Negative heel shoes are shoes that have the heel lower than the forefoot so that when standing or walking in them, the plane of the forefoot is higher off the ground than the heel.
The original brand to introduce the negative heel was the Earth Shoe in the 70’s where they were widely adopted at the time. There are several brands of negative heel footwear on the market today. Most of the promotional and marketing material for this type of footwear resort to the natural fallacy and unsubstantiated claims to justify why the heel should be lower. Those claims do not stack up to scrutiny and analysis.
Many health claims get made for these types of shoes such as being helpful for chronic postural problems, stretching the calf muscles and “boosting the metabolism” as more energy is needed to walk in the shoes. There is no evidence for any of the claims that have been made. To make such health claims for this type of footwear would get the attention of the regulatory authorities in most countries.
Anecdotally some people do claim in testimonials that walking in shoes with a negative heel did help their posture and related problems. Anecdotally, others claim it made them worse. Yet others state that they made no difference. Hence the need for research to determine exactly what these negative heel shoes do change and who they would benefit.
Research on Negative Heel Shoes:
Very little research has been done on walking in negative heel footwear.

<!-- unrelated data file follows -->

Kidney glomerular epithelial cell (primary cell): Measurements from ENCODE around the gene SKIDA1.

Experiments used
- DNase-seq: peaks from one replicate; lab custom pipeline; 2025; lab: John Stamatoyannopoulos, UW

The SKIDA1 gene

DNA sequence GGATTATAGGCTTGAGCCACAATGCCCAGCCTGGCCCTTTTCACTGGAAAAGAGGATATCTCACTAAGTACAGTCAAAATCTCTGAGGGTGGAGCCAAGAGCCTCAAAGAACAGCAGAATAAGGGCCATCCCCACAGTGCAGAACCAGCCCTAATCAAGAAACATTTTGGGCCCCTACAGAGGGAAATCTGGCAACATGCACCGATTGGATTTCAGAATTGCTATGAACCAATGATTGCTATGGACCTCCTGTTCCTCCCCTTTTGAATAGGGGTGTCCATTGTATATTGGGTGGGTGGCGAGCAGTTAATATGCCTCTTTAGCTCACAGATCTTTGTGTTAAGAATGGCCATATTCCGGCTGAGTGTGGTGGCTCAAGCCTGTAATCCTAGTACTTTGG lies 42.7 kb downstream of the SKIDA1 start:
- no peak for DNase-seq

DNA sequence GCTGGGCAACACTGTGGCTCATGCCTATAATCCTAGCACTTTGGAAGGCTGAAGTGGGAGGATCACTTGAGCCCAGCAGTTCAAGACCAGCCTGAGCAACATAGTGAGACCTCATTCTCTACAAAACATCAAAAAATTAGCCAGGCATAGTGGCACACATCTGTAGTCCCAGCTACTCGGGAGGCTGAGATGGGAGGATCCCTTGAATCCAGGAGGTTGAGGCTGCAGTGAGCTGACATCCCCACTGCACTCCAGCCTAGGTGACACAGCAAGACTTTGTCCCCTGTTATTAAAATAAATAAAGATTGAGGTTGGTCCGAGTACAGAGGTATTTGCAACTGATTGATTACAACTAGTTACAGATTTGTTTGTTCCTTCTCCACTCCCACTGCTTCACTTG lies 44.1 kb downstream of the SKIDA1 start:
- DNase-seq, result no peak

|Mannet al (1976)||No changes in the gait pattern of those walking in bare feet, tennis shoes, and Earth Shoes.|
|Benz et al (1998)||Walking speed was reduced with negative heel footwear due to shorter stride length combined and increased cadence. Changes mostly noted at the ankle joint with no differences at the knee and hip joints.|
|Li (2003)||"In the metabolic study, heart rate and oxygen consumption were monitored during treadmill walking. The results showed that there was a significant difference between walking on a treadmill with negative heel shoes and walking with normal shoes, in terms of stride cycle time, cadence, stride length, and angles of the ankle, knee, and hip joints. Differences also were found with the maximum and minimum ground reaction forces and their occurrence times. Metabolically, heart rate and oxygen consumption showed a significant difference"|
There are biomechanical and metabolic differences in walking with and without negative heel footwear, but no outcome studies to show if those differences are beneficial or not and who would benefit from using such shoes.
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